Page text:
About the Brampton Horticultural Society

The Brampton Horticultural Society traces its roots to February 1895 when some sixty residents elected Dr. David Heggie as the first president.

Twice the Society has been dormant; the first in the late nineteen twenties and then from just before the Second World War until the early nineteen sixties.

After both lapses, members of the previous group were founders of the reorganized group and thus continuity has been maintained for a century.

The Society actively promotes an appreciation of gardening both in the public and private domain.

Knowledgeable speakers give presentations at most general meetings and there is a lending and a reference library available to members.

The Society is entering its second century at a time when gardening is one of the two fastest growing pastimes in Canada.

New Members

People come to the Society for many reasons. Some are looking for an answer to a specific problem or for the identity of a plant; others are seeking knowledge in a more general form. The company of others interested in gardening is another attraction.

It is not necessary either to be an expert or have a spectacular garden to be a member of the Society. In fact, many members live in apartments and very few members would miss an opportunity to learn more about gardening.

To obtain the most benefit, new members are invited to get involved with the Society rather than remain just passive observers.

Depending on individual interests and talents, a new member may be able to assist with public plantings, write for the newsletter, or join one of the many committees which are essential to the operation of the Society.

Annual memberships are available as follows: Adult Single $22.00; Adult Family $30.00; Senior Single $17.00; Senior Family $24.00; Youth $2.50.

General Meetings

General membership meetings are held at the Flower City Lawn Bowling Facility at the Flower City Community Campus, 8870 McLaughlin Road, Brampton, on the fourth Tuesday of the month, with the exceptions of July, August and December, when there are no meetings. Doors generally open at 7:30 P.M., with the formal meeting commencing at 8:00 P.M.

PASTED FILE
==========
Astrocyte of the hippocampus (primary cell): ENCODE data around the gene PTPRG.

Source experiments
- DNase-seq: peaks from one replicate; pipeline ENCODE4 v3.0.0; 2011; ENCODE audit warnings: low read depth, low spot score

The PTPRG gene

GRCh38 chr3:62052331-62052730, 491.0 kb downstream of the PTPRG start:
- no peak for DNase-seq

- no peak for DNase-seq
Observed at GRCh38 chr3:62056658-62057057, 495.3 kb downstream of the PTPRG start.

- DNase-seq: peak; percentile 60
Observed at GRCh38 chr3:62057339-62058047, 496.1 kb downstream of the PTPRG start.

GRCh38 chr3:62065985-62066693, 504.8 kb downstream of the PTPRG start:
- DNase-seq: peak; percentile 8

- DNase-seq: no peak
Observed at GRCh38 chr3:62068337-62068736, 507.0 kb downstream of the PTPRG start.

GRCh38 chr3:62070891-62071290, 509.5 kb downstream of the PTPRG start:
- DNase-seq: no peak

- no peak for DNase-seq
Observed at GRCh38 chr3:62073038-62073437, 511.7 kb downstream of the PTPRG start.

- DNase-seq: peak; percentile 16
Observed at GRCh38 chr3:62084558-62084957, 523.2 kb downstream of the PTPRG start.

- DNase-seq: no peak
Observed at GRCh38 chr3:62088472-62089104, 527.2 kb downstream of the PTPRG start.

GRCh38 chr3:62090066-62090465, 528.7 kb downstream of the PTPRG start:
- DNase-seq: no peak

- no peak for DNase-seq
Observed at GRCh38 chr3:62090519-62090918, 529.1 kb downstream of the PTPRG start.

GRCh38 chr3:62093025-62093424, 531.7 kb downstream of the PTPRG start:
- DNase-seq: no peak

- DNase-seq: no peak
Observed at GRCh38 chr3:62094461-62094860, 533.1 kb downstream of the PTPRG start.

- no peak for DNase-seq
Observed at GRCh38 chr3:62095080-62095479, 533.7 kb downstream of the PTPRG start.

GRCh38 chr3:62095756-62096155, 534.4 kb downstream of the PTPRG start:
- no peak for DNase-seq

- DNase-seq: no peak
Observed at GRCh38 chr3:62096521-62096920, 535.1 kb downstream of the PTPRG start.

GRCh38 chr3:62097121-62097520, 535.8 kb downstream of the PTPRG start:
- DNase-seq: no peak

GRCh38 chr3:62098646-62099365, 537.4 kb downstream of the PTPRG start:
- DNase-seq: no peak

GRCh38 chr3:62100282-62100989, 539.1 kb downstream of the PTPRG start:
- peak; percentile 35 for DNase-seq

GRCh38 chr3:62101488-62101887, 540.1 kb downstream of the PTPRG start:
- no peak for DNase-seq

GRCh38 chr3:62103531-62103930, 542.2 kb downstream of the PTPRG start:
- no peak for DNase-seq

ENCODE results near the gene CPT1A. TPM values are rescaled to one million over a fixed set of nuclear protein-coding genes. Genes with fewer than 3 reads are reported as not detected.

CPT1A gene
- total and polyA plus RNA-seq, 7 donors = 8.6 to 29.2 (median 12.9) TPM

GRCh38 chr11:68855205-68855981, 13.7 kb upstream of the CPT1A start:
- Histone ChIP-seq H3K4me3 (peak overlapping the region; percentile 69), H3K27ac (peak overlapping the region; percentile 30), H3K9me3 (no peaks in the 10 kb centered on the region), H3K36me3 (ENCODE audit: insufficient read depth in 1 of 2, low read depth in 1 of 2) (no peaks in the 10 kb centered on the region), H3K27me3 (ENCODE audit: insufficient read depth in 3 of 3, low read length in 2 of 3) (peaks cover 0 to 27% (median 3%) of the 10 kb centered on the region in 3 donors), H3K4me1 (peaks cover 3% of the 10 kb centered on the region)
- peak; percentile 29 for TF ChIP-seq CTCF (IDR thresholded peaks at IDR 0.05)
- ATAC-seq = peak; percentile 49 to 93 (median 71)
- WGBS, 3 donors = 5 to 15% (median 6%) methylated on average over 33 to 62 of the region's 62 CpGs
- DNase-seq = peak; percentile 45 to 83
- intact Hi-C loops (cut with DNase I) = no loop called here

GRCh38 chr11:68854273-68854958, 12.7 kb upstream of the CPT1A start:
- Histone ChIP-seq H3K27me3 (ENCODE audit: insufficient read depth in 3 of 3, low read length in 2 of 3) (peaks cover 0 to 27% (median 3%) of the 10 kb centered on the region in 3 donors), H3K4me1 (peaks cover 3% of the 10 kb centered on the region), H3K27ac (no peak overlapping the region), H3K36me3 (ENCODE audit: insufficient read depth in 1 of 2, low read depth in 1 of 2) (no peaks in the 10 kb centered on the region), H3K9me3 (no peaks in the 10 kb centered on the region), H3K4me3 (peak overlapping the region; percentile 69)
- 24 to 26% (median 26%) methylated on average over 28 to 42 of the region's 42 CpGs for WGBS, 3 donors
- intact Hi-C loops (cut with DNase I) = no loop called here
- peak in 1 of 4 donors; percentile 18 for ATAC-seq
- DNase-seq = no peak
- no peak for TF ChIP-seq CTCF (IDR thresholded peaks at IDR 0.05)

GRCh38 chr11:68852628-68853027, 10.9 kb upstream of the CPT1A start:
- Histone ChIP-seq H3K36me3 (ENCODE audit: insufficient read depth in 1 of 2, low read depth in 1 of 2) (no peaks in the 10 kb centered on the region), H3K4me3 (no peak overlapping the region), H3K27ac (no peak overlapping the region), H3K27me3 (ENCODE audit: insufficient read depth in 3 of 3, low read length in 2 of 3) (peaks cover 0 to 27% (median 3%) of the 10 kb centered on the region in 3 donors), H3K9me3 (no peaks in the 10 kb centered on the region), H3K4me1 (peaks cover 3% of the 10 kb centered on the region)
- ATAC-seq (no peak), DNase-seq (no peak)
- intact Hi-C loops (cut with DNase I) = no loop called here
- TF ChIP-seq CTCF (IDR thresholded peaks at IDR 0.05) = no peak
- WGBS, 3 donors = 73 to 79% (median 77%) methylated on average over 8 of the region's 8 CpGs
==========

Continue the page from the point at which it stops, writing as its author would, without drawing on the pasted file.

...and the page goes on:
The evening consists of a brief review of the Society business and upcoming events, an invited speaker, and a social period.

Ordinary meetings are held seven times a year. Additionally, the Annual General Meeting is in November, and in June there is a strawberry social.


To help keep up to date with Society programs, members receive eight or nine newsletters per year.

Flower Shows

Flower shows give members the opportunity to display the results of their gardening efforts and to see what others are able to produce.

Five of the General Meetings have an associated flower show with both cultural and decorative classes. Ribbons are awarded for each class and, at year’s end, trophies go to members with the most points.

The major event is the “June Flower Show.” This show is open to the general public and the exhibit standard is high. Exhibitors at the June show have gone on to win at both the provincial and national levels.

Public Planting

The Society has a long history of planting in public spaces.

Before the municipality and developers took responsibility, the Society was involved in street planting. Among the projects of the ‘sixties were the Mountain Ash trees on the median of McMurchy Avenue, and trees in the Northwood Park sub-division.

There has also been a long association with charitable institutions. Flowers are currently planted at a Salvation Army location.

Plant Sales

A popular and long standing feature of the General Meetings is the sale of plants. Annuals, perennials and house plants are donated by members and are sold at very reasonable prices.

In May the Giant Plant Sale is held. This event is open to the public and is a major fund raising activity for the Society.